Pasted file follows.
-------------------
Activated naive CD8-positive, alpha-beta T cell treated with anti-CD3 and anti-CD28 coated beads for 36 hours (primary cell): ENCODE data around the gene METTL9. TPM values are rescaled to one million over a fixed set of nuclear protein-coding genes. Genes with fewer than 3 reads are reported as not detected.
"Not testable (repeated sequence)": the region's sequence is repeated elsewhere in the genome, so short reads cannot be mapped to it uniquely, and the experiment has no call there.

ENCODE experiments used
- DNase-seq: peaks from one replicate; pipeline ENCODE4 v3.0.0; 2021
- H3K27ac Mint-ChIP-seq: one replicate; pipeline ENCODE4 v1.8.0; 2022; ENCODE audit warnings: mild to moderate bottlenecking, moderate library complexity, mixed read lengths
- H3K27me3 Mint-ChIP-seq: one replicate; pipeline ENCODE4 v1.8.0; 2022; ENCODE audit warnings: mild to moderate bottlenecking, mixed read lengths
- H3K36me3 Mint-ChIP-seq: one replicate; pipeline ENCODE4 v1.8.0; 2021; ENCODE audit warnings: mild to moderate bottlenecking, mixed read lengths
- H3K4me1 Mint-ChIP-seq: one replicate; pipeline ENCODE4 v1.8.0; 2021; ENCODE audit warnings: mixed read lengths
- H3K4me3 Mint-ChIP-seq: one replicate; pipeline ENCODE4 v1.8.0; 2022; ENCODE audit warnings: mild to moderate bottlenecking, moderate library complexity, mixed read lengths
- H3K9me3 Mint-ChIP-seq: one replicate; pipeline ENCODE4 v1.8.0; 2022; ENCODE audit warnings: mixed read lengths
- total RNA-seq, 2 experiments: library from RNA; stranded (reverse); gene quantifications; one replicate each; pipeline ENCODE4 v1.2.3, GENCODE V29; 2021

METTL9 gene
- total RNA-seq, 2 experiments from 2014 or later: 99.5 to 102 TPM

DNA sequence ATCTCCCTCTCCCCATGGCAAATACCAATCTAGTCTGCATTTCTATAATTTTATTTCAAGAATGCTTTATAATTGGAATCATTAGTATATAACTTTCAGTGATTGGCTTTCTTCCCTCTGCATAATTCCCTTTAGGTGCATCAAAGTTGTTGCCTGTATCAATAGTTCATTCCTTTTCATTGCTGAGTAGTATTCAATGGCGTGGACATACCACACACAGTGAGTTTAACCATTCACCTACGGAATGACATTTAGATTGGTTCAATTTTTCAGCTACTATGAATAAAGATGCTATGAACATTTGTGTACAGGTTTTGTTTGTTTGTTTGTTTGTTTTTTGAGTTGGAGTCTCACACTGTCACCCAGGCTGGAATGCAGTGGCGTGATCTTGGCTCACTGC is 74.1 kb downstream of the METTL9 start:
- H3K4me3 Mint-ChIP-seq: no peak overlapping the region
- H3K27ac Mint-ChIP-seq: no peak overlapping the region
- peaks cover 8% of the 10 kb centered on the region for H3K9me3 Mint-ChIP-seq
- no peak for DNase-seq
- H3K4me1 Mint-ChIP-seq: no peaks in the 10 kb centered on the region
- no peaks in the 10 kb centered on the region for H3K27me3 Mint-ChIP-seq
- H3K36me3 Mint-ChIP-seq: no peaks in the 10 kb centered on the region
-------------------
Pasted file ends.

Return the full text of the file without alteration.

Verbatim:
Activated naive CD8-positive, alpha-beta T cell treated with anti-CD3 and anti-CD28 coated beads for 36 hours (primary cell): ENCODE data around the gene METTL9. TPM values are rescaled to one million over a fixed set of nuclear protein-coding genes. Genes with fewer than 3 reads are reported as not detected.
"Not testable (repeated sequence)": the region's sequence is repeated elsewhere in the genome, so short reads cannot be mapped to it uniquely, and the experiment has no call there.

ENCODE experiments used
- DNase-seq: peaks from one replicate; pipeline ENCODE4 v3.0.0; 2021
- H3K27ac Mint-ChIP-seq: one replicate; pipeline ENCODE4 v1.8.0; 2022; ENCODE audit warnings: mild to moderate bottlenecking, moderate library complexity, mixed read lengths
- H3K27me3 Mint-ChIP-seq: one replicate; pipeline ENCODE4 v1.8.0; 2022; ENCODE audit warnings: mild to moderate bottlenecking, mixed read lengths
- H3K36me3 Mint-ChIP-seq: one replicate; pipeline ENCODE4 v1.8.0; 2021; ENCODE audit warnings: mild to moderate bottlenecking, mixed read lengths
- H3K4me1 Mint-ChIP-seq: one replicate; pipeline ENCODE4 v1.8.0; 2021; ENCODE audit warnings: mixed read lengths
- H3K4me3 Mint-ChIP-seq: one replicate; pipeline ENCODE4 v1.8.0; 2022; ENCODE audit warnings: mild to moderate bottlenecking, moderate library complexity, mixed read lengths
- H3K9me3 Mint-ChIP-seq: one replicate; pipeline ENCODE4 v1.8.0; 2022; ENCODE audit warnings: mixed read lengths
- total RNA-seq, 2 experiments: library from RNA; stranded (reverse); gene quantifications; one replicate each; pipeline ENCODE4 v1.2.3, GENCODE V29; 2021

METTL9 gene
- total RNA-seq, 2 experiments from 2014 or later: 99.5 to 102 TPM

DNA sequence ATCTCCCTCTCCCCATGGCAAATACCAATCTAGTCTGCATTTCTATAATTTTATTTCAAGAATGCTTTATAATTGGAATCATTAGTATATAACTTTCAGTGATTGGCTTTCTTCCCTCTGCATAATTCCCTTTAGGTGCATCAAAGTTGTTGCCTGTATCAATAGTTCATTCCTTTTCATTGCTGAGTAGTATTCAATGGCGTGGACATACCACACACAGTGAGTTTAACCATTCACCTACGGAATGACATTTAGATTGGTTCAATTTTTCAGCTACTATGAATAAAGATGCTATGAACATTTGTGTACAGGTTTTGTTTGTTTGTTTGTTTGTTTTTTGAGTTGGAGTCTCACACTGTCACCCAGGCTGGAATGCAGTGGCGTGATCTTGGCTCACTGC is 74.1 kb downstream of the METTL9 start:
- H3K4me3 Mint-ChIP-seq: no peak overlapping the region
- H3K27ac Mint-ChIP-seq: no peak overlapping the region
- peaks cover 8% of the 10 kb centered on the region for H3K9me3 Mint-ChIP-seq
- no peak for DNase-seq
- H3K4me1 Mint-ChIP-seq: no peaks in the 10 kb centered on the region
- no peaks in the 10 kb centered on the region for H3K27me3 Mint-ChIP-seq
- H3K36me3 Mint-ChIP-seq: no peaks in the 10 kb centered on the region